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Dave Mitsky
2006-Feb-03, 08:15 PM
The fact that dust will be a troublesome issue when it comes to a proposed lunar base was raised not too long ago on the Internet but an article in the March 2006 issue of Astronomy magazine brings to light additional facts that make the prospects of colonies on the Moon and Mars even more dicey than they already are. Dust may be a very serious obstacle, especially Martian dust which is most likely highly oxidative and toxic. Lunar dust is mostly silicon and silicosis is a potentially fatal condition.

Dave Mitsky

mantiss
2006-Feb-03, 09:05 PM
That would require excellent containment and filters, a limit on the outdoor move by the inhabitants, and serious decontamination process which would involve costly use of water and ressources.

But there are places just as dangerous on earth where people work daily. And silicosis is not something that you can get from a short term exposition, there has to be a buildup of the micro fibers and particles into the lungs.

Just another technological hurdle, but might warrant a larger use of remote control of robots from the base (as opposed from Earth) which would render them MUCH more effective (realtime vs replay time)

Doodler
2006-Feb-03, 09:27 PM
That would require excellent containment and filters, a limit on the outdoor move by the inhabitants, and serious decontamination process which would involve costly use of water and ressources.

But there are places just as dangerous on earth where people work daily. And silicosis is not something that you can get from a short term exposition, there has to be a buildup of the micro fibers and particles into the lungs.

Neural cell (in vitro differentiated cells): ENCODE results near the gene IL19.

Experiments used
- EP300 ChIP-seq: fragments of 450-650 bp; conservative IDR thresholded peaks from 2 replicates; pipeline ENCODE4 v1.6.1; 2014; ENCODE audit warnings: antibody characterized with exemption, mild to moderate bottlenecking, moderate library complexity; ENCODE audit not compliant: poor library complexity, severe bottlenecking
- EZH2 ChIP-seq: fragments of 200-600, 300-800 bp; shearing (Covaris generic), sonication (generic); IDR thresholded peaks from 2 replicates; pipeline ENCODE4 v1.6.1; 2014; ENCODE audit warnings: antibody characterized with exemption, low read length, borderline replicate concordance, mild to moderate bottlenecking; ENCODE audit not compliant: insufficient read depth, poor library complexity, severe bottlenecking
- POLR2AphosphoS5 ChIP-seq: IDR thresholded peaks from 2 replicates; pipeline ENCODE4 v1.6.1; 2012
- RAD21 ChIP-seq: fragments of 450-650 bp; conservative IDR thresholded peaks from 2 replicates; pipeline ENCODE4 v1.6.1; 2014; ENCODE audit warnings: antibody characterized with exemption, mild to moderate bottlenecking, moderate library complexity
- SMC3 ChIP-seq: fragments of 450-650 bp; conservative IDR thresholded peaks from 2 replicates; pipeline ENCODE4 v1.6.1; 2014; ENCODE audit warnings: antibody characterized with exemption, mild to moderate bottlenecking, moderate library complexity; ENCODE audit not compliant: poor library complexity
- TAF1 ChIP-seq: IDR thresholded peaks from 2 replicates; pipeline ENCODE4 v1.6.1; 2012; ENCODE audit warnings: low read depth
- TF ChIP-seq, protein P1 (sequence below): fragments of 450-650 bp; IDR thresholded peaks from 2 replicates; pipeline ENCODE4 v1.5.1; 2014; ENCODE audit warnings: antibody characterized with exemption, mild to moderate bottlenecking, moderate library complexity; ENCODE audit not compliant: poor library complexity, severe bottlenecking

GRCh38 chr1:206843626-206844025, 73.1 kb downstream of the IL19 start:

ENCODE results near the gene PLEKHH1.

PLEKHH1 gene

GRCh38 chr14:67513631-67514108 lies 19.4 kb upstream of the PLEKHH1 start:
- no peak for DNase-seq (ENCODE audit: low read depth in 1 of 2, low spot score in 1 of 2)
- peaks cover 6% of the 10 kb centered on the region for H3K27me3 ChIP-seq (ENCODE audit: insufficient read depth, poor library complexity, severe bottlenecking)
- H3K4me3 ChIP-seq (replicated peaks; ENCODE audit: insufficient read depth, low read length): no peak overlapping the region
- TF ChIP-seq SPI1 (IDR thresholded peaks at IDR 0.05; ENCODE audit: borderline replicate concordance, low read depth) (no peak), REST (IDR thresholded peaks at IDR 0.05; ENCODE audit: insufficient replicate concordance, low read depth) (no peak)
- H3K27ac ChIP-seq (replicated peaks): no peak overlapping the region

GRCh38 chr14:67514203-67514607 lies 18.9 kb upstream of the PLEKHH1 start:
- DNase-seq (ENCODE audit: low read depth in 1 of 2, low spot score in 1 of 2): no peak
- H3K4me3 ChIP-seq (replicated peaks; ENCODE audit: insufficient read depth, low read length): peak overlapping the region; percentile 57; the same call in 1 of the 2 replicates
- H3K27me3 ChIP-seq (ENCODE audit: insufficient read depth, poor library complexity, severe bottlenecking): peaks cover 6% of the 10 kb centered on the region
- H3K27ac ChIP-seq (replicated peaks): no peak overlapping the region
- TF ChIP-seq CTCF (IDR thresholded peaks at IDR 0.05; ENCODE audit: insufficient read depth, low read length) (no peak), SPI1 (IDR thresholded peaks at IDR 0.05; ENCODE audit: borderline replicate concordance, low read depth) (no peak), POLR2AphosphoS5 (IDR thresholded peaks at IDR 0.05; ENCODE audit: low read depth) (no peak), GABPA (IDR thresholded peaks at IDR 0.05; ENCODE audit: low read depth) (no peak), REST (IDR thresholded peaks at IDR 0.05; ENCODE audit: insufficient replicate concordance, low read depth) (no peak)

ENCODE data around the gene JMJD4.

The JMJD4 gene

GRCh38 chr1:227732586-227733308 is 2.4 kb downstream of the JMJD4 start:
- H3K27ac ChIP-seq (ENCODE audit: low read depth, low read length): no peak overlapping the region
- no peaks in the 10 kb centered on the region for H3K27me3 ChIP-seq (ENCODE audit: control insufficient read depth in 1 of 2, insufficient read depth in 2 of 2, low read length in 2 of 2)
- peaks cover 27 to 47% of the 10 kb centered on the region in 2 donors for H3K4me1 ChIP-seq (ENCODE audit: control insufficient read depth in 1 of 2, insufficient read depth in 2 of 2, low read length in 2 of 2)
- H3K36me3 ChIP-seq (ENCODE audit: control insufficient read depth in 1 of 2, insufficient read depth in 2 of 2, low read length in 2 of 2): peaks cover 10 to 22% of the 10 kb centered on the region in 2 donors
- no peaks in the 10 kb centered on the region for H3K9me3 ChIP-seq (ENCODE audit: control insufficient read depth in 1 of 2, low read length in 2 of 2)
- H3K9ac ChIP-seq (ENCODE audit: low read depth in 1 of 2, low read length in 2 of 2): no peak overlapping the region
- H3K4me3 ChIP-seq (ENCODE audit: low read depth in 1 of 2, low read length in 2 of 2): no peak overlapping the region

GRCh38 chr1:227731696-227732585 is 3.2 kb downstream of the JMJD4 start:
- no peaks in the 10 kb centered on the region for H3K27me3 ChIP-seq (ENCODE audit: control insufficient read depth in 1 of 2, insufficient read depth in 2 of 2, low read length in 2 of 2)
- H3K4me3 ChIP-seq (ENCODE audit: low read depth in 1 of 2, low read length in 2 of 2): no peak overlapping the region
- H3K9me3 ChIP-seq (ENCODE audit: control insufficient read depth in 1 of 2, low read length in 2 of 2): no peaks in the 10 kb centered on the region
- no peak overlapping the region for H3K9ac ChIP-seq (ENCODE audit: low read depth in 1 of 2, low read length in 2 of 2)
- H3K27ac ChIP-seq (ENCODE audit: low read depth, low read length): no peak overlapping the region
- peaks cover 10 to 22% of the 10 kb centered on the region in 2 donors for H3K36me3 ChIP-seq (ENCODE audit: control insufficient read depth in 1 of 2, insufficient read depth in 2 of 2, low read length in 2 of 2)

Just another technological hurdle, but might warrant a larger use of remote control of robots from the base (as opposed from Earth) which would render them MUCH more effective (realtime vs replay time)

Gee, you mean filtering high pressure air in a closed airlock wouldn't be sufficiently effective to remove most airborne particles? Scrub skin thoroughly after extensive suit contact, and yes, periodic cleaning. This isn't a game breaker, just another thing on the checklist.

You're talking about a problem solvable with a shop vac and hand soap... We do the samething here on Earth when we're done fabricating steel assemblies and we're covered in reactive(subject to corrosion) and extremely fine particulate metal dust.

I'm not impressed by this one.

Dave Mitsky
2006-Feb-03, 09:38 PM
Gee, you mean filtering high pressure air in a closed airlock wouldn't be sufficiently effective to remove most airborne particles? Scrub skin thoroughly after extensive suit contact, and yes, periodic cleaning. This isn't a game breaker, just another thing on the checklist.

You're talking about a problem solvable with a shop vac and hand soap... We do the samething here on Earth when we're done fabricating steel assemblies and we're covered in reactive(subject to corrosion) and extremely fine particulate metal dust.

I'm not impressed by this one.

Read the article.

Dave Mitsky

Launch window
2006-Feb-14, 02:07 PM
a bit on the dangers of dust

http://science.nasa.gov/headlines/y2005/22apr_dontinhale.htm
http://www.sciencedaily.com/releases/2004/05/040520062226.htm

Doodler
2006-Feb-14, 03:18 PM
Dust inhalation goes without saying, though I didn't realize the nature of the dust was that abusive on the equipment or people...